whereby said processors have sufficient software, memory and hardware to establish both dynamic and static hierarchical control of said plurality of parity disk drives using distributing intelligence.

In another alternative embodiment, the present invention data storage system storage system includes a plurality of controller cards, with each of the controller cards generating eight channels. Each of the channels is coupled to the data disk drives and the parity disk drives for accessing information therefrom and for sending information thereto. At least one of the controller cards is coupled to a pre-selected channel adapted for receiving access commands from at least one host computer and for selecting channels from among the other plurality of channels to execute the access commands.

In one embodiment, the data storage system includes among the plurality of controller cards, a first controller card which controls and calculates linear connection between data disk drives and parity drives in a first dimension and a second controller card which controls and calculates linear connection between data disk drives and parity drives in a second dimension and a third controller card which controls and calculates linear connection between data disk drives and parity drives in a third dimension, such that the first, second and third controller cards are linked to other controller cards so as to permit reconstruction of lost data due to failure of any one or multiple data drives.

In computer systems having many disk drives, such as tens or hundreds or more, multiple drive failure survivability required methodologies not currently in use in the industry. The design goal of data survivability with multiple drive failure will require an increasing number of drives used for protection. Looking at all the available prior art RAID levels including six, none meet desirable design goals for multiple drive failure survivability. The present invention, on the other hand is a Multidimensional Parity (MDP) system which does fulfill the stringent design goals of multiple drive failure survivability. Two staging and silent target followers allow MDP to achieve higher multiple drive failure survivability than heretofore realized.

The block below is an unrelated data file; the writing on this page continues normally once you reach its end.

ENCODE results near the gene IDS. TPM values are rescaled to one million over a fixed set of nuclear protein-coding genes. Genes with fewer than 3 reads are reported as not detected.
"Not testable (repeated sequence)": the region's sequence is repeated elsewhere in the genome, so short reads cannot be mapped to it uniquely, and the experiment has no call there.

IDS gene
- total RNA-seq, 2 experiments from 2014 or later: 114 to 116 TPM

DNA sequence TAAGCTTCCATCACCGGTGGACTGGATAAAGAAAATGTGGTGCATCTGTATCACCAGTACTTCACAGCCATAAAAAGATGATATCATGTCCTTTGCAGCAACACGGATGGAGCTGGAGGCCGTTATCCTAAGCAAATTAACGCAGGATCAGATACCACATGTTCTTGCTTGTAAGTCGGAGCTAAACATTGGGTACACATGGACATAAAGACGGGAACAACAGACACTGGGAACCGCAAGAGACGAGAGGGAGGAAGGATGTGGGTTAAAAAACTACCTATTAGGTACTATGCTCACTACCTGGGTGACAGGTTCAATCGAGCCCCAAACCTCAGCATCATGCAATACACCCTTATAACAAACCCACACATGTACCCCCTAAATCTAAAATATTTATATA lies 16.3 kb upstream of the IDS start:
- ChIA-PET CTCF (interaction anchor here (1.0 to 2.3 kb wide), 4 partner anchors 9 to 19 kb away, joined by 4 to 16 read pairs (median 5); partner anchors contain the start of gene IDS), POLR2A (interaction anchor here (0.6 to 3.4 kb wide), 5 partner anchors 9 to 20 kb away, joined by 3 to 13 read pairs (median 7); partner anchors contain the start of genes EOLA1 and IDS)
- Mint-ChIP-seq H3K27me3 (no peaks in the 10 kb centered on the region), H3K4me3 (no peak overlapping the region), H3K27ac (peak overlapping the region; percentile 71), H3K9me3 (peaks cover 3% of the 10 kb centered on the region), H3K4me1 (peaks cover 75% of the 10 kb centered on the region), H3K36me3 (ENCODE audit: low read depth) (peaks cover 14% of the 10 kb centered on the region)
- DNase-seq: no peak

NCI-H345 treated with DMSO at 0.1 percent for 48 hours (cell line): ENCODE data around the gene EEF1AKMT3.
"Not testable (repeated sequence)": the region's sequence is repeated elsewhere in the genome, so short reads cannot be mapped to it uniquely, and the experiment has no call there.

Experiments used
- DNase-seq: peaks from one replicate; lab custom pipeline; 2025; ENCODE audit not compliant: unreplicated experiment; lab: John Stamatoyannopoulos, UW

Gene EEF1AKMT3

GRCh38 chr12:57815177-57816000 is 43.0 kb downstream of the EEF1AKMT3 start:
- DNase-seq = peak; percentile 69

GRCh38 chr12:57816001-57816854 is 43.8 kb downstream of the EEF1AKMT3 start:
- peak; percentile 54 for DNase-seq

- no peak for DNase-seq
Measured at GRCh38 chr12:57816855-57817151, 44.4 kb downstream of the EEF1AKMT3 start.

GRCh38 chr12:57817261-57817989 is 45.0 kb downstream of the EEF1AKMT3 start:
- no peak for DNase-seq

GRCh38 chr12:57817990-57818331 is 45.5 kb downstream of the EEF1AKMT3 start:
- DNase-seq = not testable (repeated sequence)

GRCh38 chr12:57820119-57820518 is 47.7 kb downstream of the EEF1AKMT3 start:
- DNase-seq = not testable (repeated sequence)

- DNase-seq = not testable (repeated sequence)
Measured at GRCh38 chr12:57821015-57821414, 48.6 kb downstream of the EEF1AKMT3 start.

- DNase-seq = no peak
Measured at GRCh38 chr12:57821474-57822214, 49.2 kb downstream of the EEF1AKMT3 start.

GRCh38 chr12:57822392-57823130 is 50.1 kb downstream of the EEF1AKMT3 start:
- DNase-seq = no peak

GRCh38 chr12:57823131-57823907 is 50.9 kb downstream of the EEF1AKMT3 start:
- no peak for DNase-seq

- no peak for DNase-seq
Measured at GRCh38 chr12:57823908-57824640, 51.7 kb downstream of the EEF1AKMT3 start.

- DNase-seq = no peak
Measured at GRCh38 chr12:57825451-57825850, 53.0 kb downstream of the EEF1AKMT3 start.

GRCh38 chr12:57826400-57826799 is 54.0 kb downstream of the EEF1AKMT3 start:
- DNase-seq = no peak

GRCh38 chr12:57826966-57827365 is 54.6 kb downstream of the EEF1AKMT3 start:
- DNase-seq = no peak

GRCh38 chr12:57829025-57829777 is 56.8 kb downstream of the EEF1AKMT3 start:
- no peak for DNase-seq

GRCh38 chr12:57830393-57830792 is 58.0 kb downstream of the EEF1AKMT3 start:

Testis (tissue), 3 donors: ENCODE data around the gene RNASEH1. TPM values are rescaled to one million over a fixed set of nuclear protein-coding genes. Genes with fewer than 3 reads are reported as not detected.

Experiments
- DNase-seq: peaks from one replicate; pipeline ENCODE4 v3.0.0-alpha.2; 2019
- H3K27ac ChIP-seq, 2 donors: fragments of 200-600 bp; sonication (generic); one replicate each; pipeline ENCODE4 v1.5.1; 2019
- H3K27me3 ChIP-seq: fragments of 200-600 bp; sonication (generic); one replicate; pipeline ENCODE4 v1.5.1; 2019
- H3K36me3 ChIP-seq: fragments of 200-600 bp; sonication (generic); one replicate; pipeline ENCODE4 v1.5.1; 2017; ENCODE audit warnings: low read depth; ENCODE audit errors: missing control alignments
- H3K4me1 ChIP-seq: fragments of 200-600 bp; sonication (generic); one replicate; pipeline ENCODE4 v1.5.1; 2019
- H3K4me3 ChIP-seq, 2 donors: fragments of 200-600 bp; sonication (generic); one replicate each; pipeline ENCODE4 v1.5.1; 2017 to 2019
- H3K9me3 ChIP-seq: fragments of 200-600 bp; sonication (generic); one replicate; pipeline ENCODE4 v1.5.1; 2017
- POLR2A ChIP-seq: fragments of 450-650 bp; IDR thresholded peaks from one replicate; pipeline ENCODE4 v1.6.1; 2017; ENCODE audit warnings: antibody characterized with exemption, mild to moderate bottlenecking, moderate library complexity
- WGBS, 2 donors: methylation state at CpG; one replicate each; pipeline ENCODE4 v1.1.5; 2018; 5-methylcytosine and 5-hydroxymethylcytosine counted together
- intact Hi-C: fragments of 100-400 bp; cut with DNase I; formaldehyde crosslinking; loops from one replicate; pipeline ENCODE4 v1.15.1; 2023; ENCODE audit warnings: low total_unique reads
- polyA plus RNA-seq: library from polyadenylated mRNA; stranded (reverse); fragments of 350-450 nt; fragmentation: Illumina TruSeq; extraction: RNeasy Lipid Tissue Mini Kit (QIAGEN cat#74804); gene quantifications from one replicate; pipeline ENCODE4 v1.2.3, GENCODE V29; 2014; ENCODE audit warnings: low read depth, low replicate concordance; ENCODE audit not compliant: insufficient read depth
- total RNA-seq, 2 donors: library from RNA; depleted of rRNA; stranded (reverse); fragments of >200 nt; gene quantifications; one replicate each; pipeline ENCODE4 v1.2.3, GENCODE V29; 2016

Thus, the Multidimensional Parity (MDP) of the present invention does fulfill the design goal of multiple drive failure survivability because it does not view the data drives from a linear or single dimension perspective or a two dimension perspective. Allowing multiple parity drives to have different relationships with different subsets of data drives and with mirroring within the parity disk drive arrays, are aspects of the basics of the present invention. In the present invention, a data drive will have multiple relationships with other subsets of data drives and parity drives. This multiple relationship allows multiple drive failure survivability.

MDP is based on this multiple parity relationship in excess of two and can be classified as follows:

Symmetrical Two Dimensional Parity

Non-Symmetrical Two Dimensional Parity

Symmetrical Three Dimensional Parity

Non-Symmetrical Three Dimensional Parity

Symmetrical Multidimensional Parity above three dimensions

Non-Symmetrical multidimensional Parity above three dimensions

The non-symmetrical members of this classification are included herein, but for purposes of mathematical examples, symmetrical arrangements are illustrated. It is also possible to apply this within the scope of the present invention methodology beyond the third dimension, simply by the connective relationships between, and numbers of parity disks made available. Symmetrical Multidimensional Parity (SMDP) is not very feasible with small numbers of drives, from an economic standpoint, but becomes quickly viable as the number of data drives increases. Thus, as the number of data disk drives grows, it not only becomes feasible it becomes practical and desirable.

Historically, symmetrical Two Dimensional Parity has N2 data drives and 2N parity drives. Thus, every data drive has two parity drives guarding it. The worse case survivability is the lose of the two drives. Best case survivability is the lose of 2N drives. The Storage Overhead is 2N/(N2+2N). The write penalty—[read 3, write 3] is six IOs.